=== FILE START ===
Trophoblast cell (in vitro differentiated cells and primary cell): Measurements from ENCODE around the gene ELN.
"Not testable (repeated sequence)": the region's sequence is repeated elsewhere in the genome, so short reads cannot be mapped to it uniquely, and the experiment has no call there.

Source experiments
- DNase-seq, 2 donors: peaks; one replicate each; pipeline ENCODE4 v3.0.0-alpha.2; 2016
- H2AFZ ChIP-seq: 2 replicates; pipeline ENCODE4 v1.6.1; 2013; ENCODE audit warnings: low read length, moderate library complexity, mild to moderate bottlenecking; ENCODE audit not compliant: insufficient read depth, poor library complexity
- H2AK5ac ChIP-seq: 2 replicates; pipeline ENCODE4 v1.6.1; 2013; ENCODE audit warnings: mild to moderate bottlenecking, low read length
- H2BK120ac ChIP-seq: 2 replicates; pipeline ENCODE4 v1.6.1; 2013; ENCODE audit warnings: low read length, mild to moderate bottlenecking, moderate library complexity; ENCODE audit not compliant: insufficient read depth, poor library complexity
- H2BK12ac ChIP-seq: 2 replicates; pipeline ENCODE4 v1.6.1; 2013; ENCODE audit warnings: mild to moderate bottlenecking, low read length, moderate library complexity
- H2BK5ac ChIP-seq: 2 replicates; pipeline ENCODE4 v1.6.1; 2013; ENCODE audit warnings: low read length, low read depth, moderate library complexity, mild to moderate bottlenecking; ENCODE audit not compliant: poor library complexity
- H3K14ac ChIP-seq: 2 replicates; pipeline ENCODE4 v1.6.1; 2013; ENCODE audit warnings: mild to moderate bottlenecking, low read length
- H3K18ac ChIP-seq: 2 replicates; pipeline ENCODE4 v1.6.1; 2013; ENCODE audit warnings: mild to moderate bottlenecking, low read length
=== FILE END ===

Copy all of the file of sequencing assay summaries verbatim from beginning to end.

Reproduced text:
Trophoblast cell (in vitro differentiated cells and primary cell): Measurements from ENCODE around the gene ELN.
"Not testable (repeated sequence)": the region's sequence is repeated elsewhere in the genome, so short reads cannot be mapped to it uniquely, and the experiment has no call there.

Source experiments
- DNase-seq, 2 donors: peaks; one replicate each; pipeline ENCODE4 v3.0.0-alpha.2; 2016
- H2AFZ ChIP-seq: 2 replicates; pipeline ENCODE4 v1.6.1; 2013; ENCODE audit warnings: low read length, moderate library complexity, mild to moderate bottlenecking; ENCODE audit not compliant: insufficient read depth, poor library complexity
- H2AK5ac ChIP-seq: 2 replicates; pipeline ENCODE4 v1.6.1; 2013; ENCODE audit warnings: mild to moderate bottlenecking, low read length
- H2BK120ac ChIP-seq: 2 replicates; pipeline ENCODE4 v1.6.1; 2013; ENCODE audit warnings: low read length, mild to moderate bottlenecking, moderate library complexity; ENCODE audit not compliant: insufficient read depth, poor library complexity
- H2BK12ac ChIP-seq: 2 replicates; pipeline ENCODE4 v1.6.1; 2013; ENCODE audit warnings: mild to moderate bottlenecking, low read length, moderate library complexity
- H2BK5ac ChIP-seq: 2 replicates; pipeline ENCODE4 v1.6.1; 2013; ENCODE audit warnings: low read length, low read depth, moderate library complexity, mild to moderate bottlenecking; ENCODE audit not compliant: poor library complexity
- H3K14ac ChIP-seq: 2 replicates; pipeline ENCODE4 v1.6.1; 2013; ENCODE audit warnings: mild to moderate bottlenecking, low read length
- H3K18ac ChIP-seq: 2 replicates; pipeline ENCODE4 v1.6.1; 2013; ENCODE audit warnings: mild to moderate bottlenecking, low read length